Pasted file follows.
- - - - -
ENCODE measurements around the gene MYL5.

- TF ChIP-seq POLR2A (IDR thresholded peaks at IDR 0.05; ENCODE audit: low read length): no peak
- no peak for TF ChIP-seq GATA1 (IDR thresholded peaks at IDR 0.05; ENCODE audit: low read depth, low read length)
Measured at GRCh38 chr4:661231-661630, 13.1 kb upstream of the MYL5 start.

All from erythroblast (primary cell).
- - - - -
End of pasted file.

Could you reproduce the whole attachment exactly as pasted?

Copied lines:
ENCODE measurements around the gene MYL5.

- TF ChIP-seq POLR2A (IDR thresholded peaks at IDR 0.05; ENCODE audit: low read length): no peak
- no peak for TF ChIP-seq GATA1 (IDR thresholded peaks at IDR 0.05; ENCODE audit: low read depth, low read length)
Measured at GRCh38 chr4:661231-661630, 13.1 kb upstream of the MYL5 start.

All from erythroblast (primary cell).